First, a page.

The technology required for today’s private security infrastructure continues to evolve at a dizzying pace. In recent years, the commercial availability of drones has been forcing security companies to reassess their operations. Helicopter drones are becoming extremely popular for both commercial and consumer use. This year, 4 million drones were sold to consumers, and estimates put drone sales on track to reach 16 million by 2020. The drastic number of benefits that drones can provide make them an increasingly important part of private security services. Security companies are already using drones on a regular basis for both closed circuit video recording and as a way to complement existing security guards.
Enhanced surveillance is one of the main benefits to the deployment of drones as far as private security is concerned. They are able to monitor large areas of external property for businesses, estates, government facilities, or any other site where security is needed. Drones provide extensive coverage that’s far superior to that which video surveillance can currently provide. For any large facility with multiple entrances that needs effective security, drones are especially useful. They can provide many benefits to surveillance and security, including: HD recordings of any person entering the property, photos of unauthorized or suspicious individuals, vehicles, and license plates. They can also autonomously provide real-time alerts to security and law enforcement in the event of suspicious activity. Drones can help to eliminate blind spots on a property and are easily equipped with sensors, including thermal imaging and night vision lenses to make sure that the property is protected, even at night. As drone technology continues to develop, their utility and application will continue to expand.
The ability to act as an airborne camera gives drones another useful advantage in the private security industry. They have the capability to launch at a moment’s notice – even autonomously. A drone can be deployed anywhere, including to areas that may be dangerous to personnel, like a situation involving an active shooter. Once in the air, drones can hover over an area, easily providing an aerial view that stationary cameras simply cannot offer. They are also capable of delivering a 360-degree view, which a standard security camera cannot. This means that the drone’s camera will have an uninterrupted view of anything under surveillance.
Other incredible benefits of drone cameras over traditional surveillance cameras include: The ability to operate out-of-reach of an intruder, preventing the devices from being tampered with, disabled, or blinded. A drone can follow a suspect on the run, keeping track of their location to assist authorities when they arrive. For vast areas of land like national parks and farms, drones are an effective way to prevent poachers or track predators. They can also check on valuable assets in remote areas like machinery, pipelines, and wind farms.
Drone technology works together seamlessly with private security guards, helping to improve their ability to perform their duties. Private security drones also help guards by integrating into and communicating with security systems. User-friendly interfaces allow security guards to easily control the drones, offering them the additional ability to zoom in on a specific area, send immediate alerts, and program various autonomous drone patrols. Drones are easily adapted to most existing security software, so adding a security drone to an existing operation is a relatively seamless process.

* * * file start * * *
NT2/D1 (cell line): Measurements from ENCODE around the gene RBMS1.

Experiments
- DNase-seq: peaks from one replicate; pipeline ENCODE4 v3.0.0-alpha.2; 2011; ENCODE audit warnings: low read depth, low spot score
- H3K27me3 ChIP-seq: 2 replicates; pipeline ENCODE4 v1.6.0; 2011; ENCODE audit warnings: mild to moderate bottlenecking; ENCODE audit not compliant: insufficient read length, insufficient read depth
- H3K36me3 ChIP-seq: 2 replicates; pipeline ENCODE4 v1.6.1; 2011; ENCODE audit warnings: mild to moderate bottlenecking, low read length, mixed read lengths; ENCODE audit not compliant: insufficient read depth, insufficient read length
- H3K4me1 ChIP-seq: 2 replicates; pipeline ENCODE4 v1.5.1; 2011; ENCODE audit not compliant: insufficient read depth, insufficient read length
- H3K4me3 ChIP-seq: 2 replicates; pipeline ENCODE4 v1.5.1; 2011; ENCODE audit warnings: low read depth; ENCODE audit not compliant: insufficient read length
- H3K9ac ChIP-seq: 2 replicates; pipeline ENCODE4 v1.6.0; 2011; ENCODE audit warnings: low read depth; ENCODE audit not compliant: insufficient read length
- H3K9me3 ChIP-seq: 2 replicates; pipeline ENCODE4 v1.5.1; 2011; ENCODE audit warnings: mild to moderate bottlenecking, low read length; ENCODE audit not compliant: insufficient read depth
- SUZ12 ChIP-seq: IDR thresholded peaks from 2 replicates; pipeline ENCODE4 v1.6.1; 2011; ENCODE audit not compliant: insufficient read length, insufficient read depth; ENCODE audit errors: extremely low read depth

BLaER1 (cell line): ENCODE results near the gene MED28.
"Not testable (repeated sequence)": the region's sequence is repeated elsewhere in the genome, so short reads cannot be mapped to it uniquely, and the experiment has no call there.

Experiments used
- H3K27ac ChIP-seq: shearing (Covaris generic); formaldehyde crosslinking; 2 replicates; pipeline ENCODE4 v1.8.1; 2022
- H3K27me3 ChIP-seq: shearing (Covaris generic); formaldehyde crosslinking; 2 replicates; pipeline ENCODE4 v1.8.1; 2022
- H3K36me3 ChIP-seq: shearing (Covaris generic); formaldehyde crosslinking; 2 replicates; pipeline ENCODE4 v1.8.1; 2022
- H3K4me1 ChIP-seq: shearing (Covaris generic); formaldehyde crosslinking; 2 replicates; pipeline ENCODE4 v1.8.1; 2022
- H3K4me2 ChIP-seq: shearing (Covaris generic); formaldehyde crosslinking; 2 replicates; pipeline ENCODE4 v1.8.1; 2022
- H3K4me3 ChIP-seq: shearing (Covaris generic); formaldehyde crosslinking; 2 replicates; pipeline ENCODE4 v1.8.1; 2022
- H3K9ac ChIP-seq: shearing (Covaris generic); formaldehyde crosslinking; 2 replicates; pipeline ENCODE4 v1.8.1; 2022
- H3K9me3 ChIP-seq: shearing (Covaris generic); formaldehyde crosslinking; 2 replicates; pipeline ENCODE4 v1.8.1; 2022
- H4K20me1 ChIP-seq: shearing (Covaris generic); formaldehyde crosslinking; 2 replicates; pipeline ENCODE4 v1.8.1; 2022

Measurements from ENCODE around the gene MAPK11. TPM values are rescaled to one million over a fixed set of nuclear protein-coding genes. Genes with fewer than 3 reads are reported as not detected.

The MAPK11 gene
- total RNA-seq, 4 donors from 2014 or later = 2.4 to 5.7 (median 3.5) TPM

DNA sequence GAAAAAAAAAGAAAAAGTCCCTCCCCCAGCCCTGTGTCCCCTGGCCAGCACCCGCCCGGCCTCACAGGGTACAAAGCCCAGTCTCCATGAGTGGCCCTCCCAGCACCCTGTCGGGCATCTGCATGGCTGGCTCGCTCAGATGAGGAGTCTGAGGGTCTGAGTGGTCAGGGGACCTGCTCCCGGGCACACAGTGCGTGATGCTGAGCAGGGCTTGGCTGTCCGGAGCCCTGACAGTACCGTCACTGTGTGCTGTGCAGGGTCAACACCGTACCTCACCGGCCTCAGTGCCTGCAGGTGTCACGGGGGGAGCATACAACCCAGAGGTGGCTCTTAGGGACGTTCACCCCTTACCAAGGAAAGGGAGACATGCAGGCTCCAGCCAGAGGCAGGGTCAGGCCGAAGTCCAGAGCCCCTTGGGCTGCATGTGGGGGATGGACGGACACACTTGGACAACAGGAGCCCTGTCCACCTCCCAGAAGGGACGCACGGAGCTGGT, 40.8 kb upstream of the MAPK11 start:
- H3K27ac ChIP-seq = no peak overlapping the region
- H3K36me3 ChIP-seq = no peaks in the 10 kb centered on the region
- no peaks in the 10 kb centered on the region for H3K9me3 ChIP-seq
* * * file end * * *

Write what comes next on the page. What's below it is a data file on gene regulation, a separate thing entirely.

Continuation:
Improved safety is a substantial benefit of private security drones, since they are becoming increasingly more affordable and can be sent into harm’s way to assess almost any dangerous situation. For example, a drone can be quickly deployed to evaluate potential problems – like intruders or even a prison fight – faster than an officer can. Once in position, it can assess the risk so personnel know how to properly respond to the threat. In addition to visual surveillance, drones can analyze images and use audio and video sensors to listen or look for potential danger like gunfire or explosives. The most sophisticated systems can tell the difference between gunfire and explosions and can automatically alert the proper authorities to the emergency.
There are, of course, security challenges facing drone technology today, with the main threat being data theft. This is a major concern, since sensitive data is being transmitted from drones to operators all over the world, with countless types of drones equipped with any range of security — from none at all, to highly sophisticated military grade encryption. Drones can be just as vulnerable to hackers and security threats as any device that connects to the Internet, whether they’re in flight or not.
Government regulation is the other major barrier to the commercial use of drones. Legislation places strict demands on private security’s ability to freely operate drones. Right now, commercial drones in the US must be under 55 lbs, and kept in the operator’s line of sight. If they are 55 lbs or more, they must be registered with the FAA.
When compared to most major security systems, today’s drones are relatively inexpensive. The price of a drone itself can be as low as a few hundred dollars, and unlike traditional surveillance systems, there are no installation costs. Drone flights also cost a fraction of the what traditional manned aircraft can cost if you need to secure a large area. Unlike human security guards, drones don’t require breaks or 8-hour workdays, so they never need to change shifts and can be operational 24 hours a day, 7 days a week, including weekends and holidays, making them the perfect addition to security efforts.